Lewis' day ends with thud

Stacy Lewis leads for most of Day 2 at the weather-delayed U.S. Women’s Open in Colorado Springs but ends up trailing I.K. Kim by two when play was suspended because of darkness.

Associated Press

Stacy Lewis leads for most of Day 2 at the weather-delayed U.S. Women’s Open in Colorado Springs but ends up trailing I.K. Kim by two when play was suspended because of darkness.

COLORADO SPRINGS, Colo. — When the rain stopped, Stacy Lewis got off a school bus wondering if she was in the U.S. Women's Open or the twilight zone.

By the time her ordeal was over Friday, she had lost her lead and was barely hanging onto her cool.

Going for her second major of the year, Lewis made bogey and double bogey shortly after a 66-minute rain delay, and the lead she held through almost the entire marathon day at the U.S. Women's Open turned into a two-shot deficit to I.K. Kim.

Kim was 4 under par with four holes to play when the second round was suspended because of darkness. Lewis, who had led by as many as four shots earlier in the day, was tied for second with Wendy Ward at 2 under with two holes left.

"We sat in a school bus," Lewis said of the way she spent the thunderstorm delay. "It was 20 people in a little school bus. There was no place to go. You couldn't do anything. It was hard to get loose again. Just kind of unfortunate — unfortunate the way it all worked out, I guess."

But maybe it was to be expected during a tournament that has been interrupted by two afternoon thunderstorms, which have forced backup plans to be replaced by more backup plans.

Only 33 of the 156 players made it through their second round Friday, and 66 never made it to their tee time. Among those were amateur Amy Anderson, who played six holes early in the morning to close her first round and finished the day in the three-way tie for second at 2 under.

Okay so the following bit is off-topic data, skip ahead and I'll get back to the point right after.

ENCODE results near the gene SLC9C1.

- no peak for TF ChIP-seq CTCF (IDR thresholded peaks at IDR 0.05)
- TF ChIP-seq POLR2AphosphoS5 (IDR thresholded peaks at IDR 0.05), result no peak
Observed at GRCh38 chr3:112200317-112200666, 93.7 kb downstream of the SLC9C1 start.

Another shot back was Paula Creamer, along with Karrie Webb, who was in a group of four at 1 under who hadn't teed off.

Yani Tseng couldn't get going during her day of start-and-stop golf. She was 3 over with two holes to play. "I think I was just trying too hard," Tseng said. "I'm trying to play well, trying to hit it close to the pin. Sometimes when you try harder, the worse you get."

Cindy LaCrosse of Tampa shot a first-round 71 but did not tee off for the second round. Seminole's Brittany Lincicome opened with 75 and was 4 over with two holes to play in Round 2.

PGA: For Chez Reavie, the mental aspect of overcoming knee surgery was tougher than the physical work of rehabilitation. He didn't get comfortable on the course again until he stopped thinking about his rebuilt right knee.

Reavie, who had surgery last year for a torn ACL and meniscus, relied on near-flawless putting to shoot 9-under 62 and claim a two-stroke lead at the John Deere Classic in Silvis, Ill.

Reavie found the greens to his liking while making eagle and a succession of birdie putts, going 8 under during one nine-hole stretch. He went into the weekend at 14-under 128 in search of his first victory since the 2008 Canadian Open.

"The putter's been great," he said. "That's been the key."

Steve Stricker shot 64 to finish at 12 under in his bid for a third straight victory in the tournament. Steve Marino (66) also was 12 under. The past two British Open champions, Louis Oosthuizen (2010) and Stewart Cink ('09), missed the cut (5 under) by one.

Champions: Russ Cochran made six consecutive birdies and shot 7-under 65 to take the first-round lead at the First Tee Open in Pebble Beach, Calif. Cochran had seven birdies overall and played a bogey-free round in his return to the tour after suffering a wrist injury that led to a two-month layoff. David Eger was one shot back at 66, followed by Brad Bryant, Morris Hatalsky and Jim Thorpe at 67.

Lewis' day ends with thud 07/09/11 [Last modified: Saturday, July 9, 2011 1:19am]

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